Facebook Inc. is losing another founder of an acquired company: Brendan Iribe, who was chief executive of Oculus VR when Facebook bought it in 2014.
“This will be the first real break I’ve taken in over 20 years,” Iribe wrote on his Facebook page, without giving a specific reason for his departure. “It’s time to recharge, reflect and be creative.”
Iribe was most recently the vice president of computer-tethered virtual reality. His departure comes shortly after the founders of Instagram and the chief executive of WhatsApp also left the Facebook-controlled units. The purchase of Instagram, for $715 million in 2012, demonstrated that Facebook, as a parent company, could successfully keep an acquired company independent and under the leadership of its founders. That helped attract WhatsApp, which it bought for $22 billion, and Oculus, for $2 billion, both in 2014.
After the founders’ exits, all of Facebook’s biggest acquired properties are now under tighter control by the Menlo Park, Calif., social media giant, showing that although the arrangement for independence is appealing, it’s temporary.
Iribe had already stepped away from chief executive duties at Oculus. In December 2016, he shifted to a role that focused more narrowly on the company’s computer-connected Oculus Rift devices. A month later, the company hired Hugo Barra from Xiaomi Corp. to run its virtual reality products under Andrew Bosworth, a longtime Facebook executive. Palmer Luckey, the Oculus founder credited with inventing the Rift device, left shortly thereafter.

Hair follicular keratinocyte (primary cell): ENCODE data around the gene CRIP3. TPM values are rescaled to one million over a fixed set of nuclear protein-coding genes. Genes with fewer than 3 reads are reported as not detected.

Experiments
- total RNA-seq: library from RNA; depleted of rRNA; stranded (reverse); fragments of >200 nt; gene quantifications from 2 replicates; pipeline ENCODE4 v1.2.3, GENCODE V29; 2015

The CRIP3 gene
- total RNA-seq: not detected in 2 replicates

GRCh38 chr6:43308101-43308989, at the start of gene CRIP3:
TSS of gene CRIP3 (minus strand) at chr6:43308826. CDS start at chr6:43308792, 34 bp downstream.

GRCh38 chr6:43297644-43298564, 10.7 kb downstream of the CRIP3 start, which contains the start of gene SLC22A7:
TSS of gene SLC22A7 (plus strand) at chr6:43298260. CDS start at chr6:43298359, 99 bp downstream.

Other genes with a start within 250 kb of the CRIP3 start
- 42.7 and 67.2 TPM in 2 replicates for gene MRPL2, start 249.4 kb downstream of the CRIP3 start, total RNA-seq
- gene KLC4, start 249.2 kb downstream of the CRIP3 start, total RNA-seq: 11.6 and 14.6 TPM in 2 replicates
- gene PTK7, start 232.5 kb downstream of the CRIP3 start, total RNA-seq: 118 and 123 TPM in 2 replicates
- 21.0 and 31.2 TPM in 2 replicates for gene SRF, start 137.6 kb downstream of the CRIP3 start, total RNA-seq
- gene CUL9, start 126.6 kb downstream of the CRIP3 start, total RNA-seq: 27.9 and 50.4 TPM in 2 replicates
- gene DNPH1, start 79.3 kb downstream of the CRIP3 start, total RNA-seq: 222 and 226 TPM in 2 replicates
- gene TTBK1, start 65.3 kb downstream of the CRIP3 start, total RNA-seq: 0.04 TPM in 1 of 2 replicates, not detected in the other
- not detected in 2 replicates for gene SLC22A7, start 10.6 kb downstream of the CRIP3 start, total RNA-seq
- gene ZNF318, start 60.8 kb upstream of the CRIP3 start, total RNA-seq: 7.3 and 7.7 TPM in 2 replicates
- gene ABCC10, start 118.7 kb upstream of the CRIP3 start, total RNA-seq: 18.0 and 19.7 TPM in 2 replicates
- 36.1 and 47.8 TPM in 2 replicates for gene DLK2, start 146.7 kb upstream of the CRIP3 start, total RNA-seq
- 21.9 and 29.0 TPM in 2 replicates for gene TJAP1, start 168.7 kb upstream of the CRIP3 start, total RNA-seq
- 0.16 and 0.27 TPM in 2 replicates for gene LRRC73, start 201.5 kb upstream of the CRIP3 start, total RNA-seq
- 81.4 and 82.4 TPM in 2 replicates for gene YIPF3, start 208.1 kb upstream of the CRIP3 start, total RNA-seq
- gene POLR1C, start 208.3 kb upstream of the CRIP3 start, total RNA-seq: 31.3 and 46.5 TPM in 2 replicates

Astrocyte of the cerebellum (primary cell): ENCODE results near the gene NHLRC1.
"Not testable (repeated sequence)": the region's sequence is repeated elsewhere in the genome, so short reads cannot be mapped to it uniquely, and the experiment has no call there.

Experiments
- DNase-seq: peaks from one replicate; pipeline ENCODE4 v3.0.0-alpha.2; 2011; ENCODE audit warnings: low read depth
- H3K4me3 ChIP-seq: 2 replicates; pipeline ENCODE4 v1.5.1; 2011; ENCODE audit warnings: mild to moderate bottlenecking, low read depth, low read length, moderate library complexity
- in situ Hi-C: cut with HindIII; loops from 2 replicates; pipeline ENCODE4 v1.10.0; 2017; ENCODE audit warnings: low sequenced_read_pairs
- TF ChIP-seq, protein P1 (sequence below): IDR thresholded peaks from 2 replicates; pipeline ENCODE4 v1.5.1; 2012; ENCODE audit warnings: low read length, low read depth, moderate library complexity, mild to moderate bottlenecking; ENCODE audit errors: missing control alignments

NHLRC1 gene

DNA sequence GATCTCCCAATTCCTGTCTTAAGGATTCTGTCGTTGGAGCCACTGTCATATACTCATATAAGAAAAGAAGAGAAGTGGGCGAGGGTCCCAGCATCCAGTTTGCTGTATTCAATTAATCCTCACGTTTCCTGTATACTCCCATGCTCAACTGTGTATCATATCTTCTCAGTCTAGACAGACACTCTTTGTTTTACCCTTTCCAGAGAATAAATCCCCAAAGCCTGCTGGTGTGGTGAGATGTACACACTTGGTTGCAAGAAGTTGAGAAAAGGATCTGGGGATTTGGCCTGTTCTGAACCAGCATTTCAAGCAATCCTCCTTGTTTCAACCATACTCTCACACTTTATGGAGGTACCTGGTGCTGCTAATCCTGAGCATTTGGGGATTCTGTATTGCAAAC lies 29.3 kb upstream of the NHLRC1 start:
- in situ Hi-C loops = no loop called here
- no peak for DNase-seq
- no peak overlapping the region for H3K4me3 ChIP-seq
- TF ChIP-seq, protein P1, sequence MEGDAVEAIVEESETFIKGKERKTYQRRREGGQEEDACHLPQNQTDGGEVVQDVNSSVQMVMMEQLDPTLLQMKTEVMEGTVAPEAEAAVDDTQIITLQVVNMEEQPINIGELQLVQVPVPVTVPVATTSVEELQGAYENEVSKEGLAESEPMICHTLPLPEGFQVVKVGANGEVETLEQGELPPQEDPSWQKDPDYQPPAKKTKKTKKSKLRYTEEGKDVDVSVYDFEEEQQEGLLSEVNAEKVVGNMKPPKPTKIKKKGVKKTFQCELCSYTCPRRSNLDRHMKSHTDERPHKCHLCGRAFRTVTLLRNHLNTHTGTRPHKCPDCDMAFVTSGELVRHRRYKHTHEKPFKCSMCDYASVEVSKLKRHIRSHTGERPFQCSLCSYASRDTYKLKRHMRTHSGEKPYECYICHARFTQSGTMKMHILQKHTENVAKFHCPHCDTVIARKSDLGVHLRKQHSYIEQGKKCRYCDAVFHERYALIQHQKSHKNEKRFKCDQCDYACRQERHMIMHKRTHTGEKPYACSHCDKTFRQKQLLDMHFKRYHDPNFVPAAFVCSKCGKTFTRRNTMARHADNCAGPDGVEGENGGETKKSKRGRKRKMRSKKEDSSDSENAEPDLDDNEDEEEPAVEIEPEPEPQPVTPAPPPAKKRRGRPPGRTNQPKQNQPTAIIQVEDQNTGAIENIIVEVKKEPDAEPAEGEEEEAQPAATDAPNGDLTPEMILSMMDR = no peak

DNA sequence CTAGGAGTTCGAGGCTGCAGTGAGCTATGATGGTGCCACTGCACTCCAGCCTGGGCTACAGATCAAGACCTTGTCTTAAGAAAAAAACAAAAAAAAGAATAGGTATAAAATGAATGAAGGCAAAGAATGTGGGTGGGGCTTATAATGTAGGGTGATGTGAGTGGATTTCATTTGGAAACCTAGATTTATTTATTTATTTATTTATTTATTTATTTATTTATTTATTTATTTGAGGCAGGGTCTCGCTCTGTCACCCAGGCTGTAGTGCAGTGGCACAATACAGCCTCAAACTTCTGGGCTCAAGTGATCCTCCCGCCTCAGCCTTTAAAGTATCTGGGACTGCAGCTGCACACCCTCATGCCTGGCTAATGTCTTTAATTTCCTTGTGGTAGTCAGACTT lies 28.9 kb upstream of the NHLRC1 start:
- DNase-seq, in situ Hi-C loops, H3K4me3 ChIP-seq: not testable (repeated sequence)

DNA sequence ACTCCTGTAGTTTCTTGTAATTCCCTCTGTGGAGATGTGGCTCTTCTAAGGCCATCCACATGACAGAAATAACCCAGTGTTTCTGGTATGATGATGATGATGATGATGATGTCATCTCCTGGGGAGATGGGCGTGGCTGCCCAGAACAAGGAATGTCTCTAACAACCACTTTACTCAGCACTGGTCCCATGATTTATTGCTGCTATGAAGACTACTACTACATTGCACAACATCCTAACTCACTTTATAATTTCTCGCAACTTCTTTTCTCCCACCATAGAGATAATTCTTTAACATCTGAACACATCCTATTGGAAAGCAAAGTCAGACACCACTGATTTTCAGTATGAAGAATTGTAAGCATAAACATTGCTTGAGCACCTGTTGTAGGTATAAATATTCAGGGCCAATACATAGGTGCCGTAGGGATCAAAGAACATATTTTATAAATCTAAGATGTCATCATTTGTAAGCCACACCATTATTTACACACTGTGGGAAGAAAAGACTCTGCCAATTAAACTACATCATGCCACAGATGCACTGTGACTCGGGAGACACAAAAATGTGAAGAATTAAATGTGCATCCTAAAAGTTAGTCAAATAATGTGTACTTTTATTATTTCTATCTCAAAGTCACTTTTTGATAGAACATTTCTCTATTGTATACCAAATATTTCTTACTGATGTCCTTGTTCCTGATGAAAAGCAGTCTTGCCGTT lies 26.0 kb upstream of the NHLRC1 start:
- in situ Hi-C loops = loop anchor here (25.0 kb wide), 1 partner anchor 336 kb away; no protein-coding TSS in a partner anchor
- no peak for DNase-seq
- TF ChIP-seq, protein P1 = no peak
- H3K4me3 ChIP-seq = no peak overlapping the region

In 2012, when Luckey was 19, Iribe heard about what he was working on. With his friends Nate Mitchell and Michael Antonov, he helped Luckey turn his hacked-together prototype into a business idea, running a successful Kickstarter campaign to get the device to the public. Luckey would play the role of product wunderkind, with a compelling story to tell about building the device in his garage, and Iribe would be the chief executive, thinking about how to make it all a reality.
“We assembled one of the greatest research and engineering teams in history, delivered the first step of true virtual presence with Oculus Rift and Touch, and inspired an entirely new industry,” Iribe said. “We started a revolution that will change the world in ways we can’t even envision.”
The revolution is in its early days. Facebook has an eventual goal of getting 1 billion people to use virtual reality, but it’s less than 1% of the way there, Chief Executive Mark Zuckerberg said at the company’s latest product launch event.